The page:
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ERIC Number: ED429170
Record Type: RIE
Publication Date: 1999-Apr-28
Pages: 8
Abstractor: N/A
Reference Count: N/A
Keeping Our Balance in Times of Techno-Turbulence.
Burge, Elizabeth J.
Educators involved in the delivery of distance education would do well to heed the following rules regarding the use of learning technologies: know yourself and how you create and manage a personal presence; aim for a mix of learning technologies and strive for integration without duplication; realize that each learning technology has its own inherent biases in how it conveys information and supports interaction; and rely on common sense when deciding when (and how much) to use learning technologies. When selecting learning technologies, educators must also consider various teaching and institutional issues, including the following: the kinds of learners that will be using the learning technologies; the relative storage and interactivity capacities of different media and their strengths and weakness in specific situations; ways learning technologies promote/block self-competence and connection; and the amount of time that can be devoted to online teaching. Learning technologies should possess the following characteristics: flexibility; engaging interface; minimum effort for maximum return; capacity for self-correction; some toleration of errors; fast feedback on another's actions; evidence of best operational capacity; ease of interaction; unobtrusive operational software; and adaption to various contexts. (The paper contains 10 references and a list of computer technology design faults.) (MN)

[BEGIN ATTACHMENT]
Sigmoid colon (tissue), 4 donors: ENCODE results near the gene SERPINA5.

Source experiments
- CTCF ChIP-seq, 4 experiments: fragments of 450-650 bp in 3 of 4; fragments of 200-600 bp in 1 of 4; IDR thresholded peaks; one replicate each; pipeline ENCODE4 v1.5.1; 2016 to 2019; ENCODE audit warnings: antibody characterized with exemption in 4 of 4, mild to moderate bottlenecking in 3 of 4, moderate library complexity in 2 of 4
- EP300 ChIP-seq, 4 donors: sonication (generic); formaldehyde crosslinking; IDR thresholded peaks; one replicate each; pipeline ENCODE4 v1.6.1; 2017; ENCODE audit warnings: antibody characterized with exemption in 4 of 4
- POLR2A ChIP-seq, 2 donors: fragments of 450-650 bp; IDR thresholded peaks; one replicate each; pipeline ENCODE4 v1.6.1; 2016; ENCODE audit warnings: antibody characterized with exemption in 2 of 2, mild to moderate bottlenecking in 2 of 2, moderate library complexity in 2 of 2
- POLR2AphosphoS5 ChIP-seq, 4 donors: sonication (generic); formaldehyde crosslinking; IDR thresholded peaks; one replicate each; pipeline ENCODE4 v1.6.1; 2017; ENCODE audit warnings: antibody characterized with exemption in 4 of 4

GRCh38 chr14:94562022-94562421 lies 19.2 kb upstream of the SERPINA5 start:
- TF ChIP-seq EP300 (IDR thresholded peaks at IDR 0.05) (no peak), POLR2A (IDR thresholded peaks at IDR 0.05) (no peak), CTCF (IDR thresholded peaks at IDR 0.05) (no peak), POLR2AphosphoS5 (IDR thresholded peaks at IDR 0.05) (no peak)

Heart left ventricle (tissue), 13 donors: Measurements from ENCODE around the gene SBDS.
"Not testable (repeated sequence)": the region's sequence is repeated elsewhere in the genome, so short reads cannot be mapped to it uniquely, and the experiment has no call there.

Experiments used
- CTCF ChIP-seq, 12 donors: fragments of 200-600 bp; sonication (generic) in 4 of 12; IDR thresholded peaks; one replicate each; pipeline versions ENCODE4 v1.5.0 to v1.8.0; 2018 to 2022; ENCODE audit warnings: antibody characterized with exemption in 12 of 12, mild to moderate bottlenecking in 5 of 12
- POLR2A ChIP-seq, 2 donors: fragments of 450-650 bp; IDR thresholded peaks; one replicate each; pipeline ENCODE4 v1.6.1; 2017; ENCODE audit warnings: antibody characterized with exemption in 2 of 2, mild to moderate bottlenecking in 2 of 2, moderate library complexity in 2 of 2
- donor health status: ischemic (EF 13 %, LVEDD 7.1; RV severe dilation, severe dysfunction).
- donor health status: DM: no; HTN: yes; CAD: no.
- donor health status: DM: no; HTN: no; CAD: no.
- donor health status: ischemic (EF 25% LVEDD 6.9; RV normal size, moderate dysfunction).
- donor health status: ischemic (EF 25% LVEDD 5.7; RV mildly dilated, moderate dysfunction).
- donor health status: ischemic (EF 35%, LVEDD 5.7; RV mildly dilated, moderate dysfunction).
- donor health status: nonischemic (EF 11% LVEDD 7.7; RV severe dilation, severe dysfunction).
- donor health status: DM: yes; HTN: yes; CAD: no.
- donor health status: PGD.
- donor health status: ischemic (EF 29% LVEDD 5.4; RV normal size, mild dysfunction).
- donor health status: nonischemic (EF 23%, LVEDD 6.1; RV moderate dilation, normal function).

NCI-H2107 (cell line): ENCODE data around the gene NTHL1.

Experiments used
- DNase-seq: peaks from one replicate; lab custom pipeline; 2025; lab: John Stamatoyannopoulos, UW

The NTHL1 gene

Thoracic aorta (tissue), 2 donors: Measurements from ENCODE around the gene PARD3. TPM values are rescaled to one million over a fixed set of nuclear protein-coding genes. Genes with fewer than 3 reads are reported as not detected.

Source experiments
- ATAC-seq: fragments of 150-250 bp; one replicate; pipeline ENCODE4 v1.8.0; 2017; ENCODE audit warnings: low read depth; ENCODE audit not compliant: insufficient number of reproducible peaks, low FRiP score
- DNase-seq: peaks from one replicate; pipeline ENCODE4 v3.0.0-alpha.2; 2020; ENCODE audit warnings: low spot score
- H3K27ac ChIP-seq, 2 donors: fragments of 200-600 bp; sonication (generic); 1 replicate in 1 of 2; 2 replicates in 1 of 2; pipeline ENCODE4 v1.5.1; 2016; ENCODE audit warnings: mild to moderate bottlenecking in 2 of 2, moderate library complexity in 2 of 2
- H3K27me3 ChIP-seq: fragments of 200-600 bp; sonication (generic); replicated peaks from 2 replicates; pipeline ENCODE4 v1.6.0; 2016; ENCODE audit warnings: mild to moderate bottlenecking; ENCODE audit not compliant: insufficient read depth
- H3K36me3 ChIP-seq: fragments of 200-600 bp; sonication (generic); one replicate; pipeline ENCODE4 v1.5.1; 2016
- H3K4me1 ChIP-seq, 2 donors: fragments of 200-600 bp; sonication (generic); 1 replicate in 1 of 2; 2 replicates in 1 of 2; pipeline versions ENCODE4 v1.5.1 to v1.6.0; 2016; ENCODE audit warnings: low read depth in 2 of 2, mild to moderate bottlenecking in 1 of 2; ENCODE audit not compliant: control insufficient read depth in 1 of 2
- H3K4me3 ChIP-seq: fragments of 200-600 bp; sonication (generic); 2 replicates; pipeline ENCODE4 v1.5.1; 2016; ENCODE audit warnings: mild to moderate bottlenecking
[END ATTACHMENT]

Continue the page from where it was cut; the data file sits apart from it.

Publication Type: Opinion Papers
Education Level: N/A
Audience: N/A
Language: English
Sponsor: N/A
Authoring Institution: N/A
Note: Notes for a colloquium in honor of Helen Hugenor Lyman, School of Information and Library Studies, State University of New York-Buffalo (Buffalo, NY, April 28, 1999).